Trudging out of the bar, Ricky stopped at a crosswalk and leaned on a pole. The walk signal appeared thrice, but he didn’t move. He observed the busy traffic. Cars and buses raced away with determination. Streams of humanity strode purposefully toward their destinations. Everyone seemed to know where to go, what to do. Everyone, but he.

Rachel was making dinner when Ricky entered the apartment.

“Were you out celebrating alone?” she asked him, stirring the soup.

“No,” he said baldly.

She spun around and her smile vanished when she saw his face. “So you didn’t get the job.”

He shook his head and walked to the sofa. A vase of fresh yellow roses gracing the coffee table caught his attention. “Nice flowers. Who are they from?” Ricky asked her.

“That’s Francine’s way of saying thank you,” said Rachel turning back to the range.

“So you didn’t see my text?”

“Oh you messaged me? I am sorry. I couldn’t find my phone since this afternoon.”

“Let me call you,” said Ricky, taking his phone out of his pocket.

“That’s no use. The ringer’s off,” Rachel said, her mouth drooping.

Ricky got up to look in her bag.

“It’s NOT in there!” she yelled when she saw what he was doing. But it was too late. Ricky was staring at a card. It said:

Hope you like these flowers. Thanks for an incredible night. Can’t wait to see you again. – Kevin.

Ricky looked up, deathly pale. Rachel closed her eyes, unable to face him.

The Bay beckoned Ricky invitingly. He stared at the water far below, which now reflected several hues of gold from the setting sun. The distance made the waves appear like insignificant froth. Just like his life had been, he thought bitterly. How much more could a man take? It was impossible. He could not go on. He took one determined step forward and climbed up the rail. He paused for a minute, and it seemed, just for that minute, all thought was suspended. He lifted his head to look at the sky. “This is the one thing that I can do, to right all wrongs. The only thing!” he shouted in anguish. Tightening his slippery grip on the bar, he lifted his left foot but before he could climb higher, something pulled at his trousers just above his shoe. He turned around in shock and looked down.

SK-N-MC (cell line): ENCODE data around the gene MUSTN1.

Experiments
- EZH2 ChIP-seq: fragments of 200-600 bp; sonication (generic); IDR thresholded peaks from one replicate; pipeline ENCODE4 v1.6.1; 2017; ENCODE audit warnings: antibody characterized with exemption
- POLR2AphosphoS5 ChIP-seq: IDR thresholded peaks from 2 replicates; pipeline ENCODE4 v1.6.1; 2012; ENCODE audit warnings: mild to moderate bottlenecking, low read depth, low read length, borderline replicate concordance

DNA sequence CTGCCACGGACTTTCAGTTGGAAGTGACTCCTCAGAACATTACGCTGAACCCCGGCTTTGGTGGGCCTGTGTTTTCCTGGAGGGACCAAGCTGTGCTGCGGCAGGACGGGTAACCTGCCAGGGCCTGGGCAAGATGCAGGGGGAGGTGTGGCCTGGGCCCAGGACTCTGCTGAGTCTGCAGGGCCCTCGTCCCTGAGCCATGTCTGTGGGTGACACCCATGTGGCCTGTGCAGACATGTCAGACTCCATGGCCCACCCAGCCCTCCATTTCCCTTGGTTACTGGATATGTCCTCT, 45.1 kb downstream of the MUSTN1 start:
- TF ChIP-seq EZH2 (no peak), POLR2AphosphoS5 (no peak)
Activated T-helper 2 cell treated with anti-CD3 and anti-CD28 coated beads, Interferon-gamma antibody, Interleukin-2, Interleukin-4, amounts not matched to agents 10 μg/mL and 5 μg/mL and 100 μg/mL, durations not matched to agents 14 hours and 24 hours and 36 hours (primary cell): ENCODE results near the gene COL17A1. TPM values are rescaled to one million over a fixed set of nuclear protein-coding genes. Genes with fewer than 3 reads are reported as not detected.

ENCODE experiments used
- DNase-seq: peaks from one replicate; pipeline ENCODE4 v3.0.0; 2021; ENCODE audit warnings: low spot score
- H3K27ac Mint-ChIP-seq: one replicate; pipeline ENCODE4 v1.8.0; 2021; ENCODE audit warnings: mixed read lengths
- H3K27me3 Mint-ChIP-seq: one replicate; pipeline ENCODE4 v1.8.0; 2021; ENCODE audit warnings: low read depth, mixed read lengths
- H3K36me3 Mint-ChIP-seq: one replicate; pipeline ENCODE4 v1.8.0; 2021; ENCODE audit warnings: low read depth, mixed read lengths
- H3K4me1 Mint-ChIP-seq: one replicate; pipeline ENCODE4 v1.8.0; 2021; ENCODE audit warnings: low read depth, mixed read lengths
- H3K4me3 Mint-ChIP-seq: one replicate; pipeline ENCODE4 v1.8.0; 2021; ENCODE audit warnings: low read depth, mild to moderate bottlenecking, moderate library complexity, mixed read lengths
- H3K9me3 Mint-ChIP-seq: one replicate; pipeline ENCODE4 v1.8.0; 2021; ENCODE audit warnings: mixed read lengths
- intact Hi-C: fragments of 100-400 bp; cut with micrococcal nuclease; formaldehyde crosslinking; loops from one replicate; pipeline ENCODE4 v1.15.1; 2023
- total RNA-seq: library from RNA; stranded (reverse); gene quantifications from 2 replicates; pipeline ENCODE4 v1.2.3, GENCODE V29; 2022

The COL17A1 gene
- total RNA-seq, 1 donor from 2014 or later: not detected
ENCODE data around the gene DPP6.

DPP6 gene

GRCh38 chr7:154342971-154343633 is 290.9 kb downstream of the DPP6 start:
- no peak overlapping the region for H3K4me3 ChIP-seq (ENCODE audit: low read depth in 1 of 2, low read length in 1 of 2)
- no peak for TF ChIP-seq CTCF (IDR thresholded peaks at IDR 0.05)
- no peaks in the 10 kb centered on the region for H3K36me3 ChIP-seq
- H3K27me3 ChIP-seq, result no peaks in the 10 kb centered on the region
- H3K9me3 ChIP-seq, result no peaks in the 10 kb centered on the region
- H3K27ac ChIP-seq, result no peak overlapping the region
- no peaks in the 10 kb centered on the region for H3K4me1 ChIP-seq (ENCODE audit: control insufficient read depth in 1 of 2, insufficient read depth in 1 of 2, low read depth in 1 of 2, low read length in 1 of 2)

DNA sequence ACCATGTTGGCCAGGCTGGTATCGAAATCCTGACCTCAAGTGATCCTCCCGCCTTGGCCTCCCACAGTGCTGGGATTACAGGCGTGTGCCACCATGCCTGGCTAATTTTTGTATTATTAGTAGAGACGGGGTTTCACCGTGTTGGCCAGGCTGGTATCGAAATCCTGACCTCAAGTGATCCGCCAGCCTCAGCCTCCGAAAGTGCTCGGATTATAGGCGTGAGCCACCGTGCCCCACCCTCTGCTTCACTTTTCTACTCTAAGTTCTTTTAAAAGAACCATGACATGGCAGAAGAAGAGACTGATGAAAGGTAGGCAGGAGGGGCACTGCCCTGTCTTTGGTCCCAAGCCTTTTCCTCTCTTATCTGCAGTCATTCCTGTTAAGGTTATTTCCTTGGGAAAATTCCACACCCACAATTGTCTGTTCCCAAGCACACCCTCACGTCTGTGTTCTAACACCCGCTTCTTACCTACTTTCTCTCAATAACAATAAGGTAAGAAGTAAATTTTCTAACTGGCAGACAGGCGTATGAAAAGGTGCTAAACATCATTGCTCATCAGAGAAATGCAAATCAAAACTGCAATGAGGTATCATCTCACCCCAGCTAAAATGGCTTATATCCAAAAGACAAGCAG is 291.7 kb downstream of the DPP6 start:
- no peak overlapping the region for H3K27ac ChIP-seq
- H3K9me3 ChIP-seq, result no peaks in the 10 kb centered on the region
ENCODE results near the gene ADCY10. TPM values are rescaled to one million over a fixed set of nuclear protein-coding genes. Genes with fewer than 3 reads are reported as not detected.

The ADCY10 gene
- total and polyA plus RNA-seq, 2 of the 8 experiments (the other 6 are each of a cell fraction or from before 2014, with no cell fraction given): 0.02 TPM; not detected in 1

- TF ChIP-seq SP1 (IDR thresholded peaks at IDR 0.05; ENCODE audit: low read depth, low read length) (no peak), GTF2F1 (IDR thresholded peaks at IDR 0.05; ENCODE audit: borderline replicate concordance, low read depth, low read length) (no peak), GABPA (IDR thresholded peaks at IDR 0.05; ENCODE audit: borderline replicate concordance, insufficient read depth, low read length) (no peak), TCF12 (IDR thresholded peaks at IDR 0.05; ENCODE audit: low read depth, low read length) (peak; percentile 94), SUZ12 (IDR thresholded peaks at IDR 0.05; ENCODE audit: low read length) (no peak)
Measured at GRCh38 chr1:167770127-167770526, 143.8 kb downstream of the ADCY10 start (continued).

At first, Ricky stared uncomprehendingly at the determined dog. Then he reluctantly stepped down onto the concrete. The dog released its clutch. Ricky fell onto his knees and looked into the creature’s eyes. There was a world of understanding there, no judgment, just an innocent look – something he had never experienced before, well, almost never. After what felt like a long time, he tore his gaze away to look up and down the walkway. He could blurrily distinguish the figure of a man limping towards them. When the silver-haired man approached closer, Ricky noticed that he had the most intense pair of blue eyes imaginable.

“I am so sorry, did she bother you?” the man asked.

“No, not at all!” Ricky replied, standing up.

“You see, she escaped her leash and there was no way I could catch up,” the man explained, pointing to his left leg.

“She’s a Tibetan spaniel, right? Haven’t seen one in a long time.” The dog barked as though in acknowledgement, and her owner nodded smilingly. “My mother used to have one,” said Ricky.

“Oh, I see!” said the man, picking up the leash before turning away. He limped a little distance and turned back. “Tanya, come!” he summoned her and tugged at the leash. Tanya obeyed reluctantly, and sped away wagging her tail. Ricky stood staring at their retreating figures, and continued, long after they disappeared.

An old couple strolled past him but he didn’t even notice them. The woman on the other hand, kept turning back to steal a few glances at Ricky. She waited to be out of earshot, before she asked her companion.

“Did you notice the expression on that man’s face?”

“No, why?”

“Well, he looked like he saw a ghost.”

“Maybe, he did,” remarked her husband, dismissively.

The End